NSDI '05 Abstract
Decentralized, Adaptive Resource Allocation for Sensor Networks
Geoff Mainland, David C. Parkes, and Matt Welsh, Harvard University
This paper addresses the problem of resource allocation in sensor
networks. We are concerned with how to allocate limited energy,
radio bandwidth, and other resources to maximize the value of each
node's contribution to the network. Sensor networks present a novel
resource allocation challenge: given extremely limited resources,
varying node capabilities, and changing network conditions, how can
one achieve efficient global behavior? Currently, this is accomplished
by carefully tuning the behavior of the low-level sensor program
to accomplish some global task, such as distributed event detection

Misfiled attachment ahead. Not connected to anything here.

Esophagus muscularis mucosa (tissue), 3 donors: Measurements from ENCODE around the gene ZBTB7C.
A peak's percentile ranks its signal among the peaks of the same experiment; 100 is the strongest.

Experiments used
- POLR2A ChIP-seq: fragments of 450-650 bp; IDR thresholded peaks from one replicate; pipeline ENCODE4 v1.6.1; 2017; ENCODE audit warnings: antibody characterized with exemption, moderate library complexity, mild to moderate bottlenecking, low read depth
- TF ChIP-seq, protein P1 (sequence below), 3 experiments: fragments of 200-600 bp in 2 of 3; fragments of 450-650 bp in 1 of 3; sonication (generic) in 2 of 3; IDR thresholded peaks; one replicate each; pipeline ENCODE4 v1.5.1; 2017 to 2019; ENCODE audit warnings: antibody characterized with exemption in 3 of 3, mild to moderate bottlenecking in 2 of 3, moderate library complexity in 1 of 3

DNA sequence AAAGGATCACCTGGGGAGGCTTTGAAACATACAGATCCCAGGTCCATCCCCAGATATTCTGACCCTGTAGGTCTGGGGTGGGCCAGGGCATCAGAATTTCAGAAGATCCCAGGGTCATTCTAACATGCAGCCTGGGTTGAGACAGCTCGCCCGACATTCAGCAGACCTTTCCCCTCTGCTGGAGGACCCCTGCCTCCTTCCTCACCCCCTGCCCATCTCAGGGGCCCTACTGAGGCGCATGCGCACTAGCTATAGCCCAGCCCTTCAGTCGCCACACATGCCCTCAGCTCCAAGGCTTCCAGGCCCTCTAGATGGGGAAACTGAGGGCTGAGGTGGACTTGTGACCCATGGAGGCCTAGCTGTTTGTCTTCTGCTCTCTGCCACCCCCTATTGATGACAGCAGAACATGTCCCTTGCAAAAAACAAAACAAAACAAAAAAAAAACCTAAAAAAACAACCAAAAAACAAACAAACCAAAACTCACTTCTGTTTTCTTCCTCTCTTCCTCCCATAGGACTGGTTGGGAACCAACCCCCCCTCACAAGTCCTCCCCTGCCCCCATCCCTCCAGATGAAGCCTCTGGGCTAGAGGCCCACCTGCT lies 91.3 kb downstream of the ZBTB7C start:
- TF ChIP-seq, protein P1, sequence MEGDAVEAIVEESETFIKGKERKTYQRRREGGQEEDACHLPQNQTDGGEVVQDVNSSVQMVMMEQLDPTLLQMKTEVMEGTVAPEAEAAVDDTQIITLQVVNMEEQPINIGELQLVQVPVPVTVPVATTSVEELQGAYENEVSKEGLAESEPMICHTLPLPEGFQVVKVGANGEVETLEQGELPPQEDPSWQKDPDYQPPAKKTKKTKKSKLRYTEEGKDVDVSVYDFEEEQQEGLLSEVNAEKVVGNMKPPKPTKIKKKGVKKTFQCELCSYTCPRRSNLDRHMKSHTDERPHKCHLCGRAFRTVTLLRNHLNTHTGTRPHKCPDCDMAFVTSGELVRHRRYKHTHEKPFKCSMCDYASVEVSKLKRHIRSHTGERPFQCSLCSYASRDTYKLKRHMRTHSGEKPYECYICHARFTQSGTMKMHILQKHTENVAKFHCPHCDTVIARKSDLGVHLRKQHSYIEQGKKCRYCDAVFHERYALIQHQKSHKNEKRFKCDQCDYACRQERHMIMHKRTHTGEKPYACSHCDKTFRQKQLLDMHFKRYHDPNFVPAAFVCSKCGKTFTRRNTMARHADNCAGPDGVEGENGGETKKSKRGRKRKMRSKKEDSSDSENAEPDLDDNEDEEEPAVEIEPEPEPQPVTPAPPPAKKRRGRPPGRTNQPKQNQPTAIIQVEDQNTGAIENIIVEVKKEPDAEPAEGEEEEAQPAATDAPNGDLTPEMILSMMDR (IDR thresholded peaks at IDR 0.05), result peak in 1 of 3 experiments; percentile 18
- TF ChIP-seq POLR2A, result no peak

or in-network data aggregation. This manual tuning is difficult,
error-prone, and typically does not consider network dynamics such
as energy depletion caused by bursty communication patterns.
We present Self-Organizing Resource Allocation (SORA), a
new approach for achieving efficient resource allocation in sensor
networks. Rather than manually tuning sensor resource usage, SORA defines a
virtual market in which nodes sell goods (such as sensor readings
or data aggregates) in response to prices that are established by
the programmer. Nodes take actions to maximize their profit, subject
to energy budget constraints. Nodes individually adapt their
operation over time in response to feedback from payments, using
reinforcement learning. The behavior of the network is determined
by the price for each good, rather than by directly specifying
local node programs.
SORA provides a useful set of primitives for controlling the
aggregate behavior of sensor networks despite variance of
individual nodes. We present the SORA paradigm and a sensor network
vehicle tracking application based on this design, as well as
an extensive evaluation demonstrating that SORA realizes an efficient
allocation of network resources that adapts to changing network
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